System.Configuration.dll was the last assembly added to the "SQL Server 2005 approved assembly" list, that is, the list of BCL assemblies approved for SQL Server consumption. These are loaded from the GAC, rather than having to be explicitly added to the database by the user. System.Configuration was added SO late that it doesn't show up in a Visual Studio Database assembly project in the "Add References" dialog with all of its collegues. You have to use a normal Visual Studio Class Library project (or other means) to reference it.
When students in my beta classes would try and fiddle with the config file information used to determine which version of an assembly should be loaded by putting these settings in a file aptly named sqlservr.exe.config, these would be ignored. I'd thought that the entire config file was discarded, and rebuilt so that SQL Server would have its own version configuration information. Just before SQL Server 2005 shipped, the ability to run CREATE ASSEMBLY on multiple versions of the same user assembly was dropped (you can still have multiple language-specific resource sattelite assemblies cataloged).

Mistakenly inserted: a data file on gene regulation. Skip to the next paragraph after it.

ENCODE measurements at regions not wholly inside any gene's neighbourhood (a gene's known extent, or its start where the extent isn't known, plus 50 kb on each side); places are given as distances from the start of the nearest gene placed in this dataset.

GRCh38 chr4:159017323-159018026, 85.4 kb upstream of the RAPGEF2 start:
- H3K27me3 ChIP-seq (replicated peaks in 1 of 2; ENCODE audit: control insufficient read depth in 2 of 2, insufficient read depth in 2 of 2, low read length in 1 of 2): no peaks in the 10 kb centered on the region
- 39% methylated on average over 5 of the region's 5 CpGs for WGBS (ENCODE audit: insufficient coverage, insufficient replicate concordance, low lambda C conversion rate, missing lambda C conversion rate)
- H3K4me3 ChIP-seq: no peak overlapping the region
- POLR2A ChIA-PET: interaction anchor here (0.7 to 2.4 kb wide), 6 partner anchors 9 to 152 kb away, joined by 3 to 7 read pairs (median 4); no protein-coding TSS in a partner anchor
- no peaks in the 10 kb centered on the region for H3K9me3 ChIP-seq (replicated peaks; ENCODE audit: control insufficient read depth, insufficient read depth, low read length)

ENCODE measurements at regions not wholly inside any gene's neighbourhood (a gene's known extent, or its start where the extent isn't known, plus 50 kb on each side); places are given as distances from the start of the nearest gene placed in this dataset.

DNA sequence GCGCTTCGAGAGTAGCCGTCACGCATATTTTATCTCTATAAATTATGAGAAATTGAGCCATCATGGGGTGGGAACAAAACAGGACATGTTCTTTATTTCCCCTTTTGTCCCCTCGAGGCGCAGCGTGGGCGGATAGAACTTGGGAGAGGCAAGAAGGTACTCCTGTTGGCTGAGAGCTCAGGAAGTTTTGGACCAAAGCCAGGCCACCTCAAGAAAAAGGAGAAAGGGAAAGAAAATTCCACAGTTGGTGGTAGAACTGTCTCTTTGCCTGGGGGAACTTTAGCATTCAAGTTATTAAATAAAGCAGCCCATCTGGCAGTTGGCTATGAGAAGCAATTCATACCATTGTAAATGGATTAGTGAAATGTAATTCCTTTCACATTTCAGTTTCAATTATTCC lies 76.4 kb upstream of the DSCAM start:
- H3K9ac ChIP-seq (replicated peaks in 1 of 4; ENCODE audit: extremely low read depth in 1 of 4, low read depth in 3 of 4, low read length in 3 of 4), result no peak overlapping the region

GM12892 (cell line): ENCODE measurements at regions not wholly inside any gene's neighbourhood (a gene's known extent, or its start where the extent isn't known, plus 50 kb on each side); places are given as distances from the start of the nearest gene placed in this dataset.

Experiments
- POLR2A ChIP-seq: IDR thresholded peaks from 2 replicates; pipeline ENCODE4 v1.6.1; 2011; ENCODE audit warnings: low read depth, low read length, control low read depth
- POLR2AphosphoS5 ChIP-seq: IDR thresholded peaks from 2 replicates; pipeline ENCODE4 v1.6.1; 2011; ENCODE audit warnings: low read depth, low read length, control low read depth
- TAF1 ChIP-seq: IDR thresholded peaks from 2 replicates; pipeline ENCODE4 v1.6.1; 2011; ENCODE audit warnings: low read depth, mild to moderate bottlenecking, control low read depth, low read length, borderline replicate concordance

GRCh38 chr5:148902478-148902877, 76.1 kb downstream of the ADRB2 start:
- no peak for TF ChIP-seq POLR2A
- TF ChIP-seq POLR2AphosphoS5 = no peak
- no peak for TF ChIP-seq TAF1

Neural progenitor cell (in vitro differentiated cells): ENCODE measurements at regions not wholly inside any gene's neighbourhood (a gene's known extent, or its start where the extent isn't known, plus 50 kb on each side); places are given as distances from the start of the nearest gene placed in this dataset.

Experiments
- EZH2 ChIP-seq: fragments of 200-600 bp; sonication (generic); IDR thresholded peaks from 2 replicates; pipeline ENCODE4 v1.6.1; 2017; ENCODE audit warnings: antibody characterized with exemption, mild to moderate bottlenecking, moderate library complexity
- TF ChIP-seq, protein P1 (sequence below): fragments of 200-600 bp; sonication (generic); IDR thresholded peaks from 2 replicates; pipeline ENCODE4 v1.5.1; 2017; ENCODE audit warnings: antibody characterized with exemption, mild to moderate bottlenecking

So what do these two things have to do with one another?
Someone asked me recently if you could access configuration strings by making a sqlservr.exe.config unrelated to assembly loading I didn't think so, but if not, what is System.Configuration doing on the approved list? Let's try it in a .NET user-defined function…
public static string GetConfigString()
// This statement requires referencing System.Configuration.dll
ConnectionStringSettings s = ConfigurationManager.ConnectionStrings["pubs"];
if (s != null)
return "no config";
This works fine. The .NET UDF can even be cataloged and run as SAFE. So now that we've gone this far, a better question might be "why do you want to put configuration strings in files"? You're running IN A DATABASE after all, how 'bout storing them in a TABLE? Perhaps so that the same code would work inside SQL Server or in middle tier server? OK, I'll buy that.